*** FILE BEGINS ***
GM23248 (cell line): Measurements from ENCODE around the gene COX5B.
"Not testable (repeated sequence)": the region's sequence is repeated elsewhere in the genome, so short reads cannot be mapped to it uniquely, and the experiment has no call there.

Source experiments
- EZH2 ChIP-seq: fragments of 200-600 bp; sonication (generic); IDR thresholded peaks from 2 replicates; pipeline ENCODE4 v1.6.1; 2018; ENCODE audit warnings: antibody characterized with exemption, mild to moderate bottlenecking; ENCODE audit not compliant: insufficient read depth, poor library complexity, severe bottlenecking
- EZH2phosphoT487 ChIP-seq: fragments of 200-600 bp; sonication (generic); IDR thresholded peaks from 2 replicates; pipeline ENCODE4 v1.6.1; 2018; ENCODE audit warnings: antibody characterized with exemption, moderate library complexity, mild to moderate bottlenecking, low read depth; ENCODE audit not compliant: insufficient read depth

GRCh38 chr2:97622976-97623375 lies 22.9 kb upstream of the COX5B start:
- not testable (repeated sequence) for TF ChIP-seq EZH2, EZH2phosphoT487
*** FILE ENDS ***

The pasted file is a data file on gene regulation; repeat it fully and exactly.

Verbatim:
GM23248 (cell line): Measurements from ENCODE around the gene COX5B.
"Not testable (repeated sequence)": the region's sequence is repeated elsewhere in the genome, so short reads cannot be mapped to it uniquely, and the experiment has no call there.

Source experiments
- EZH2 ChIP-seq: fragments of 200-600 bp; sonication (generic); IDR thresholded peaks from 2 replicates; pipeline ENCODE4 v1.6.1; 2018; ENCODE audit warnings: antibody characterized with exemption, mild to moderate bottlenecking; ENCODE audit not compliant: insufficient read depth, poor library complexity, severe bottlenecking
- EZH2phosphoT487 ChIP-seq: fragments of 200-600 bp; sonication (generic); IDR thresholded peaks from 2 replicates; pipeline ENCODE4 v1.6.1; 2018; ENCODE audit warnings: antibody characterized with exemption, moderate library complexity, mild to moderate bottlenecking, low read depth; ENCODE audit not compliant: insufficient read depth

GRCh38 chr2:97622976-97623375 lies 22.9 kb upstream of the COX5B start:
- not testable (repeated sequence) for TF ChIP-seq EZH2, EZH2phosphoT487